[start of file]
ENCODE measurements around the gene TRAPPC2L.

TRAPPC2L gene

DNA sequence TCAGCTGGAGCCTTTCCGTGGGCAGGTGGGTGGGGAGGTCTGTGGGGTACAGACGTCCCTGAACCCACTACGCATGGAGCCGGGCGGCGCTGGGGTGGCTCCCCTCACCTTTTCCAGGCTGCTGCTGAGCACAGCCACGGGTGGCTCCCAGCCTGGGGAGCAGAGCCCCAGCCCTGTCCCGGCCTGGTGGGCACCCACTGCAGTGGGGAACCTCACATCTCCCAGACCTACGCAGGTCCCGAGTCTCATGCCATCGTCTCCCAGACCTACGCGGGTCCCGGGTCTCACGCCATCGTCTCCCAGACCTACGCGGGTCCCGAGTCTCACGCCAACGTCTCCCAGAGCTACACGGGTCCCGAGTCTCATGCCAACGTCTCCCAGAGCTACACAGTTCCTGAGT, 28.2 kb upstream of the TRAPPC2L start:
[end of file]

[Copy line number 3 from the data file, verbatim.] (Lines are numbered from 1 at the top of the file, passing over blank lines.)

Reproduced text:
DNA sequence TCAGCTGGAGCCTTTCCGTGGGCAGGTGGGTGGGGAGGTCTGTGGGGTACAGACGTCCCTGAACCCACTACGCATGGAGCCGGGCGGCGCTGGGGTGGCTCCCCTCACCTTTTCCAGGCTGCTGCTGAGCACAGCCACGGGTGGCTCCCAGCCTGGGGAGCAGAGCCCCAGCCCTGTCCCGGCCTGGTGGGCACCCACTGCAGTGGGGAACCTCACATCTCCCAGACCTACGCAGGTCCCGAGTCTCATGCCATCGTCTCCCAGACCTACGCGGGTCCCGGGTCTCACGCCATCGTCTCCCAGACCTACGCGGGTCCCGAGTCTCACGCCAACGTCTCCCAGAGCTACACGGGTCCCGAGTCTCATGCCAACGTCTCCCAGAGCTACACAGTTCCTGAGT, 28.2 kb upstream of the TRAPPC2L start: